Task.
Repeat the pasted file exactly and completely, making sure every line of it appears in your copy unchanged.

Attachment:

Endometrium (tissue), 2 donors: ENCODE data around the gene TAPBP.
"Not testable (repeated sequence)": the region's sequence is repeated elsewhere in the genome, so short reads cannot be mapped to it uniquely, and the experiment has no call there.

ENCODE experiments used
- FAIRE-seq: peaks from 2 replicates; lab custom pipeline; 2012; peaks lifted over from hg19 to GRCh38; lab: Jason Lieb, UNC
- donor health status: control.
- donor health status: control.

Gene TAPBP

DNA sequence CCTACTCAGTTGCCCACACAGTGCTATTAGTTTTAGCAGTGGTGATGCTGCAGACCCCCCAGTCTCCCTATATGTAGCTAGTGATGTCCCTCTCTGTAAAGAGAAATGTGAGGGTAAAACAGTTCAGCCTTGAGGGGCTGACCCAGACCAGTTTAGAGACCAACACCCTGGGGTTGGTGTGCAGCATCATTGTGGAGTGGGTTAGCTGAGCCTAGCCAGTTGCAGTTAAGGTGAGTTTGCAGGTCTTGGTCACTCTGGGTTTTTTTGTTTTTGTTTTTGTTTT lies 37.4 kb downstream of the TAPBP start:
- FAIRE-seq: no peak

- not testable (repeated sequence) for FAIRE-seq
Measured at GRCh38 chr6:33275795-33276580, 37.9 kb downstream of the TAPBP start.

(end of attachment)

Endometrium (tissue), 2 donors: ENCODE data around the gene TAPBP.
"Not testable (repeated sequence)": the region's sequence is repeated elsewhere in the genome, so short reads cannot be mapped to it uniquely, and the experiment has no call there.

ENCODE experiments used
- FAIRE-seq: peaks from 2 replicates; lab custom pipeline; 2012; peaks lifted over from hg19 to GRCh38; lab: Jason Lieb, UNC
- donor health status: control.
- donor health status: control.

Gene TAPBP

DNA sequence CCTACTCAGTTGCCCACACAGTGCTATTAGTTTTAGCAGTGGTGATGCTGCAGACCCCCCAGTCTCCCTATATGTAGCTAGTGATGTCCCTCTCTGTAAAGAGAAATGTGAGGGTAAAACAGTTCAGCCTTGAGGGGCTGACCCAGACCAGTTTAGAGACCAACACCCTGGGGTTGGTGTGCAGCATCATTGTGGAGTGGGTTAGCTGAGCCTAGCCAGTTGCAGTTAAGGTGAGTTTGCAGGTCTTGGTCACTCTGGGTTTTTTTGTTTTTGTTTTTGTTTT lies 37.4 kb downstream of the TAPBP start:
- FAIRE-seq: no peak

- not testable (repeated sequence) for FAIRE-seq
Measured at GRCh38 chr6:33275795-33276580, 37.9 kb downstream of the TAPBP start.